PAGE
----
Although individuals typically take pictures to capture and share a single moment, the study of a collection of photos from an era, culture, or population can be used to glean rich knowledge about societal issues and human behavior (Crandall & Snavely, 2012). Integrating concepts from photovoice research methodology into the classroom can be an innovative method for the facilitation of culturally competent care.
WHAT IS PHOTOVOICE?
Photovoice is a method that uses pictures or videos to identify themes and illustrate the needs of a given population, typically one that has been suppressed or marginalized (University of Kansas, 2013). Originated by Wang and Burris (1994) as a community-based participatory research methodology, photovoice has been utilized to illuminate disparities within a community and can be used as an impetus for change. The acronym “voice” in photovoice stands for “voicing our individual and collective experience” (University of Massachusetts, 2011, para 3). Participants using this methodology become co-researchers while making decisions about the direction of the project (Palibroda, Krieg, Murdock, & Havelock, 2009). They are given cameras and asked to take photographs or video of their daily experiences. Participants then attach meaning to their photos by describing what they felt about each photo or what it signifies. Photographs may be literal or abstract, but each is an individual expression used to deliver a message to others. Participants then meet in several focus group sessions, facilitated by the researcher, where they identify and discuss common themes among their photos. Through this qualitative research process, the participants often become empowered as a group to facilitate change among their communities (Palibroda et al., 2009).
For example, a women's health center in Canada conducted a photovoice study with young Aboriginal women living in urban areas. As a group, the women identified themes through photography and “explored issues of violence, racism, poverty, education, and substance abuse” (Palibroda, 2009, p. 24). In addition, the group discussed innovative solutions and examined the role in which local and political policy could create change to improve their lives and the lives of others. Participants were able to present their findings at a national expo to garner attention for their cause.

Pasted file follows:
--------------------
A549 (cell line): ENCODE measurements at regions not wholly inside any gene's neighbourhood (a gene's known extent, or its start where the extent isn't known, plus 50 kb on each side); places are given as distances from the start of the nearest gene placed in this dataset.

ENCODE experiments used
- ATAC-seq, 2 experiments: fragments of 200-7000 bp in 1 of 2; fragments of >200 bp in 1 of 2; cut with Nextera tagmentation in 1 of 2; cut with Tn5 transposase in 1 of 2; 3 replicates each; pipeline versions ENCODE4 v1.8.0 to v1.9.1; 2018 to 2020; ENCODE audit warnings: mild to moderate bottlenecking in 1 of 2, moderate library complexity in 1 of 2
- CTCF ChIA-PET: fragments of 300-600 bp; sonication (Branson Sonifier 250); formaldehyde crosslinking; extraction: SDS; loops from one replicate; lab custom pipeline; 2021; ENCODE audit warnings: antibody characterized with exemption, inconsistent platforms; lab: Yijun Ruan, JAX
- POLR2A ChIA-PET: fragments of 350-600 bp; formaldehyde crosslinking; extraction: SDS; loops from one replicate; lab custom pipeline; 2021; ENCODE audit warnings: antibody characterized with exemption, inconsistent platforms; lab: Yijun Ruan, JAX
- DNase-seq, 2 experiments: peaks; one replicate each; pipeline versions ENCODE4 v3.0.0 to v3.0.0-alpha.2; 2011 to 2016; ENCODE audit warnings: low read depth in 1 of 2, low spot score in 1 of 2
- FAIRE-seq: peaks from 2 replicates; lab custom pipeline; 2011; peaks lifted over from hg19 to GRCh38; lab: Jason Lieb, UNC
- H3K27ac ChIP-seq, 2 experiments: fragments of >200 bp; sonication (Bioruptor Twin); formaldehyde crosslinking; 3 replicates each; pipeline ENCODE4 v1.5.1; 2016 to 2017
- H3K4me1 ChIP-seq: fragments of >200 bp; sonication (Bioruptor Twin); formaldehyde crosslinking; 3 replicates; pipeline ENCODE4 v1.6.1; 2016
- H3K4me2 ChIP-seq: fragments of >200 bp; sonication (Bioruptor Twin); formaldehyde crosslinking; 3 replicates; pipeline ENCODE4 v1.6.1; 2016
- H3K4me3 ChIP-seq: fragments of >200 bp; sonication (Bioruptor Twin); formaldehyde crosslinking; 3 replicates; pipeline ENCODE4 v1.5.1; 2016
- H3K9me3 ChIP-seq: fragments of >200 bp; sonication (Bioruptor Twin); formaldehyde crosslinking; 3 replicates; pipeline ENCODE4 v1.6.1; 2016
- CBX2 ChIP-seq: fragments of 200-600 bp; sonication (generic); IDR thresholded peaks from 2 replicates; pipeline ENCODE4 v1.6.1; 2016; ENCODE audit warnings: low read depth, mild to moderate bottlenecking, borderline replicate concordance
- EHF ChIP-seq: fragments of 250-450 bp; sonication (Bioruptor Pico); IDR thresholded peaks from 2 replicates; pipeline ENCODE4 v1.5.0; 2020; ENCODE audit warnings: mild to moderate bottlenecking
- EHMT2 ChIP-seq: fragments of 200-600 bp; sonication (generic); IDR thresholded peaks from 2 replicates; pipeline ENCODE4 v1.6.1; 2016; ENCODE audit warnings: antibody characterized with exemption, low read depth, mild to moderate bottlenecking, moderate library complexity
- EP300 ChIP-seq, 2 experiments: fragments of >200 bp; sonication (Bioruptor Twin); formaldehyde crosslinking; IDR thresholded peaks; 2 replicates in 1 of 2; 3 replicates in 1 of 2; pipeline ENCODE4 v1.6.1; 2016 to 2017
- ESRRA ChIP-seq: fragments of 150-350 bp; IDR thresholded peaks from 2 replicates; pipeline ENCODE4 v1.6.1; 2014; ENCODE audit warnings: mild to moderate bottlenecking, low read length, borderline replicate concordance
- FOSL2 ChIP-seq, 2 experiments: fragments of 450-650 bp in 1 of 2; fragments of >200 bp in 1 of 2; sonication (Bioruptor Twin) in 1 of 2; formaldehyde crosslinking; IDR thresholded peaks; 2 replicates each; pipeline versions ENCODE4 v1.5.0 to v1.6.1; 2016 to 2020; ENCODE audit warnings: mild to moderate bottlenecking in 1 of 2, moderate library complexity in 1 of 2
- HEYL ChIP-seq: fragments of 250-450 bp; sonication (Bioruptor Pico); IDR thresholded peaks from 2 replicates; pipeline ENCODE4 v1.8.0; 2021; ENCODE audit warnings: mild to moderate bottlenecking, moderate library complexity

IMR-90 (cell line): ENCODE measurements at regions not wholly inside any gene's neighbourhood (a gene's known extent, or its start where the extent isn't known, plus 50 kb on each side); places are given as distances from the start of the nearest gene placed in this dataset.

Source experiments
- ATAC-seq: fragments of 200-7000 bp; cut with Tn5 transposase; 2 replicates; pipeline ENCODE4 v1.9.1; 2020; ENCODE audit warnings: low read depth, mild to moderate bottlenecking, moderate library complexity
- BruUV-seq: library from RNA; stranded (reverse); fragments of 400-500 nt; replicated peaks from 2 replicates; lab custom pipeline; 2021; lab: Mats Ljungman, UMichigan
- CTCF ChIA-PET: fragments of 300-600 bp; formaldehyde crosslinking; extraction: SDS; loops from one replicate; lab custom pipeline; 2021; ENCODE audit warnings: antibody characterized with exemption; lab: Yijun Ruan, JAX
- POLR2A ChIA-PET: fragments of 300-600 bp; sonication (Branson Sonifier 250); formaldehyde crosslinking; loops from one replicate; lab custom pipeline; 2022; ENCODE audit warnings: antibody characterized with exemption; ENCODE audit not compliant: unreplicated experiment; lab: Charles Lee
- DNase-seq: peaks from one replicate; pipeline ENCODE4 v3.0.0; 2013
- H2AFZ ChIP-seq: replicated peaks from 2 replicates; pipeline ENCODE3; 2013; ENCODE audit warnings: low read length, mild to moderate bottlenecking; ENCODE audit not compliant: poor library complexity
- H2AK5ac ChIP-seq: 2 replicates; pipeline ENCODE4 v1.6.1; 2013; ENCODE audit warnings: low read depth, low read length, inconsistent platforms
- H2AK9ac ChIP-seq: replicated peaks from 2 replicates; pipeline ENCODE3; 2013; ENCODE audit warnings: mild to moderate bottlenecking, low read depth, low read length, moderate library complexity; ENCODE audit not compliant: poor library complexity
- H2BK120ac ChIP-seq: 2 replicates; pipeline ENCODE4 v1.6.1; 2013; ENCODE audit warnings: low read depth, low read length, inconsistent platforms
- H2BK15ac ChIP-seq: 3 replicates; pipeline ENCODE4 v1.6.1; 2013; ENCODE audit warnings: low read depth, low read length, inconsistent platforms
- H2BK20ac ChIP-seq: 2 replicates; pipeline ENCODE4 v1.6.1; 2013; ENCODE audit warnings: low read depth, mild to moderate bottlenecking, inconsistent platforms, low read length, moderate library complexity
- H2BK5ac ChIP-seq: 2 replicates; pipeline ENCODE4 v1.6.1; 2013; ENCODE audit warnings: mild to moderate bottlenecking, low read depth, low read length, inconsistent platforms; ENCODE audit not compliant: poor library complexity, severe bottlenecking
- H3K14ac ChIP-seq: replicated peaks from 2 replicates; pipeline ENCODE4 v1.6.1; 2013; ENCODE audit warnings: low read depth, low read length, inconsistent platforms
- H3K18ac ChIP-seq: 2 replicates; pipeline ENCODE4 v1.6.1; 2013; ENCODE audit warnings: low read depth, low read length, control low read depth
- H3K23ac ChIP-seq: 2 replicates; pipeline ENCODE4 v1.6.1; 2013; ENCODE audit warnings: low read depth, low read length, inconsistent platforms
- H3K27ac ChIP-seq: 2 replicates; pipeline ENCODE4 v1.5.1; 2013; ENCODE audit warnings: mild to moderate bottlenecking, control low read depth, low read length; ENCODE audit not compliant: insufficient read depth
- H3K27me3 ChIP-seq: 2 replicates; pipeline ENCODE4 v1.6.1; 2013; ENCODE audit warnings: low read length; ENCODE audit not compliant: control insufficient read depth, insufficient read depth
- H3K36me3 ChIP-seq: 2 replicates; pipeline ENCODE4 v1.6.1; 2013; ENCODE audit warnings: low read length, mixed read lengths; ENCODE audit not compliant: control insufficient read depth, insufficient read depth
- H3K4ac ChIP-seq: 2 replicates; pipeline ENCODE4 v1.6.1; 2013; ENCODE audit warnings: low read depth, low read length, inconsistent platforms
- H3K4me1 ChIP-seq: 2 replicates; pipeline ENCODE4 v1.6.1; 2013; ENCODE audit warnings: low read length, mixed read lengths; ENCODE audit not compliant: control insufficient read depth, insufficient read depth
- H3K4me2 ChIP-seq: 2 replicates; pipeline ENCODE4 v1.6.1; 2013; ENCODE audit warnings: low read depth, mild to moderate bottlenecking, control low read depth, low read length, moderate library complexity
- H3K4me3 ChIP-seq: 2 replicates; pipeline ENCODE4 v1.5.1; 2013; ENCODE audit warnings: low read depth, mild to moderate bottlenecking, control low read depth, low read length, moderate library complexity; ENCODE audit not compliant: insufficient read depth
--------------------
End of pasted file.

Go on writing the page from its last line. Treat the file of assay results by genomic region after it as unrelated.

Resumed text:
Although common themes are identified, differences within a population or community also are highlighted in photovoice studies. Cooper and Yarbrough (2010) used photovoice methodology to study perceptions on health issues of birth attendants working in rural Guatemala. Through their focus group meetings they were able to identify differences in perceptions between older and younger participants. Older participants defined illness in concrete, isolated terms such as “diarrhea or headaches” (p. 648) whereas younger participants were more likely to link these events to a cause such as contaminated water (Cooper & Yarbrough, 2010). Summarizing, photovoice is recommended as a research tool for elucidating hard to describe concepts or experiences or hidden feelings and ideas through poignant images.
FACILITATING CULTURAL COMPETENCE
Incorporating cultural competence into a nursing curriculum involves a multifaceted approach. According to Campinha-Bacote (2009), obtaining a cultural desire and awareness is among the first steps to becoming culturally competent. Concepts from photovoice methodology can be used to promote cultural desire and assess perceptions of cultural awareness among nursing students about a specific population.
To illustrate how photovoice can develop cultural awareness, undergraduate BSN nursing students who were enrolled in a geriatric nursing class were asked to submit a single photograph of their perception of a challenge or a reward experienced by an elderly person. They also were given the choice to submit a photograph of a support system utilized by the elderly. To encourage abstract critical thinking and avoid HIPAA or other privacy violations, students were asked not to include any photographs of actual people when completing the assignment. The photograph was due on the first day of class to help provide a baseline of student perceptions. Students were told to include a one-sentence description of the challenge, reward, or support depicted in their photograph. The photographs were submitted by email and compiled into a PowerPoint presentation by the instructor. Pictures were grouped according to the assigned categories and a variety of interesting and diverse themes emerged. The most prevalent theme elucidated was challenges related to mobility. Students submitted pictures of wheelchairs, handicap signs, stairs with or without handrails, throw rugs, and other safety hazards. One student submitted a picture of her car, explaining in the caption that over the Christmas holiday, she visited her grandfather who was unable to ride in her car because it was too low to the ground and caused him knee pain when getting in and out. Another prevalent theme was photos submitted of computers and other technology. The students perceived technology to be a challenge for the elderly. Examples of themes depicting rewards included pictures of calendars signifying more leisure time and illustrations of baby clothes with captions related to enjoying grandchildren.